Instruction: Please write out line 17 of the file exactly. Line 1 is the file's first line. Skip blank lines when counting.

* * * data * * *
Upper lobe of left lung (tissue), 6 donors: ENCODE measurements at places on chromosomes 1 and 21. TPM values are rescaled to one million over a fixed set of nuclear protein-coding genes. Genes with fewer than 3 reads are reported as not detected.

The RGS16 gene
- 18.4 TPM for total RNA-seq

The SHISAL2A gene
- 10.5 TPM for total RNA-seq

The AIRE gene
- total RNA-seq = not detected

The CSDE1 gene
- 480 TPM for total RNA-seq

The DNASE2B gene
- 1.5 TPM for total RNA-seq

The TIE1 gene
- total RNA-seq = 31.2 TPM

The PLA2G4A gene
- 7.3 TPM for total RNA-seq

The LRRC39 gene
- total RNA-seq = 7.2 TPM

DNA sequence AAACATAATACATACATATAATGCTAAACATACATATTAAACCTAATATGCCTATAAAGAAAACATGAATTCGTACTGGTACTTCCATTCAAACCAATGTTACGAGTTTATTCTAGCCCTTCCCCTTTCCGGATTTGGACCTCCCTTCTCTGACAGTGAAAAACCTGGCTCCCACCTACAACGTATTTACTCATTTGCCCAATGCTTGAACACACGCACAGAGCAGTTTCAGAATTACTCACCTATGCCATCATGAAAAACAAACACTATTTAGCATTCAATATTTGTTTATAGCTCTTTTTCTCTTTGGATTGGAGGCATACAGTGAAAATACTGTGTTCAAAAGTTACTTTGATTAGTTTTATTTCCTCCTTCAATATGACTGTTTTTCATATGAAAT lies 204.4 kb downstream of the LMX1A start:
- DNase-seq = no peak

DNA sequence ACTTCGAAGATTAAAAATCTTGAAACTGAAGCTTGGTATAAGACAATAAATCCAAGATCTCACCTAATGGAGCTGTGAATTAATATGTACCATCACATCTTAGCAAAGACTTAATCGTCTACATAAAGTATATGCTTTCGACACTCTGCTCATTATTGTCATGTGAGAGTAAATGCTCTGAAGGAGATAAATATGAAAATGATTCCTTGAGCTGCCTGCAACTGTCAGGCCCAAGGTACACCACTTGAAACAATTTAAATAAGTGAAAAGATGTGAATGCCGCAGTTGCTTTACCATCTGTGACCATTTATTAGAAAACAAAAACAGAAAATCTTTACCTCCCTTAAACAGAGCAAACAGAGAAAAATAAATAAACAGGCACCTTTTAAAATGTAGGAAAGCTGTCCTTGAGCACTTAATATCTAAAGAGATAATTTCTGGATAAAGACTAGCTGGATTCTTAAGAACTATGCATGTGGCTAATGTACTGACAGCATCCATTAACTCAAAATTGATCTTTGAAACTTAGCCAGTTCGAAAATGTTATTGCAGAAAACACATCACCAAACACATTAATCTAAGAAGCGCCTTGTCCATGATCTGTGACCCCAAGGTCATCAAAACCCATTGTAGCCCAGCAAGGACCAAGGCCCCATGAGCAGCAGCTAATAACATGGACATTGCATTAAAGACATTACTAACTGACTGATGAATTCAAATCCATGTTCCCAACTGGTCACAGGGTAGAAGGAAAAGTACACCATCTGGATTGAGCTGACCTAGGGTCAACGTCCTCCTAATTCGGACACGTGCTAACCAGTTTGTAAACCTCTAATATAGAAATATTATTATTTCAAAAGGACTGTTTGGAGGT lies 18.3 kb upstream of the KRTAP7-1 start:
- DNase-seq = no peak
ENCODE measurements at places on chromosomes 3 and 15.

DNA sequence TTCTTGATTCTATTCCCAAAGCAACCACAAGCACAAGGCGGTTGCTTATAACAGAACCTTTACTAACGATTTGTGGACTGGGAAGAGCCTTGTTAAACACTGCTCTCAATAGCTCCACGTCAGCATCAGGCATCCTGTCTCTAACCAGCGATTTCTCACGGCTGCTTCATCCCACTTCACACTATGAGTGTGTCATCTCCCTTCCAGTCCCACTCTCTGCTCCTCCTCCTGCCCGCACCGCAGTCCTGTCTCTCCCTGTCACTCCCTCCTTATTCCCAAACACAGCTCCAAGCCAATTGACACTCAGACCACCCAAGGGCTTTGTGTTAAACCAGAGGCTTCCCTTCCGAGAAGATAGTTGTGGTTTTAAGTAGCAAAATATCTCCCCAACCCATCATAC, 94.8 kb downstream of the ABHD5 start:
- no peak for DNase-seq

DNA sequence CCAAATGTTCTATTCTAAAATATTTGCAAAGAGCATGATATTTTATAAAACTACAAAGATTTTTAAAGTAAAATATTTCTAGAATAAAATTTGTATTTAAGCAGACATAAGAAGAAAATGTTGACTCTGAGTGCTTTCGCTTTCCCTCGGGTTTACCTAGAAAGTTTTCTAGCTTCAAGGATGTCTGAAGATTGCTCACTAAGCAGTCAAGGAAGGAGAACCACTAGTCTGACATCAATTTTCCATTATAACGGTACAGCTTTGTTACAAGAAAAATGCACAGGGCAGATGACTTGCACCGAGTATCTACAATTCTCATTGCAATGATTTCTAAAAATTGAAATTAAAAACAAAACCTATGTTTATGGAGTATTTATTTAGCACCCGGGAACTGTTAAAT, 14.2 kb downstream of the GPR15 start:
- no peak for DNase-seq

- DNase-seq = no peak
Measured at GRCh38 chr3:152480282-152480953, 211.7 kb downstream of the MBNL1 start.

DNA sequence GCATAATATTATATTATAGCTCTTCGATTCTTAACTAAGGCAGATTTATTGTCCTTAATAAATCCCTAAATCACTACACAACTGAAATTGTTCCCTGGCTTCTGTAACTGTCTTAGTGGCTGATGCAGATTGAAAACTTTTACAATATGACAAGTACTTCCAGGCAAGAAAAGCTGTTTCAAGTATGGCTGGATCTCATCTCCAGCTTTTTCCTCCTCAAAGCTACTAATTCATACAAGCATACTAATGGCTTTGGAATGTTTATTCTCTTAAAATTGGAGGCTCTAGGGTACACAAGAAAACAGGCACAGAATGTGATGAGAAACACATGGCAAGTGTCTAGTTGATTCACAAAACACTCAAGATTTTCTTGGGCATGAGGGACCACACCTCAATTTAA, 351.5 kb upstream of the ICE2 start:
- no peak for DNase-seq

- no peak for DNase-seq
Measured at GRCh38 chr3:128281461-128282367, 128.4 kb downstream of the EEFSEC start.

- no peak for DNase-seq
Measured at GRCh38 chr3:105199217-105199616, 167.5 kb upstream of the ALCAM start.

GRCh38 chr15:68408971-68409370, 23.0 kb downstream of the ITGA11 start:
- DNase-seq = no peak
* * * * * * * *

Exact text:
- total RNA-seq = 7.2 TPM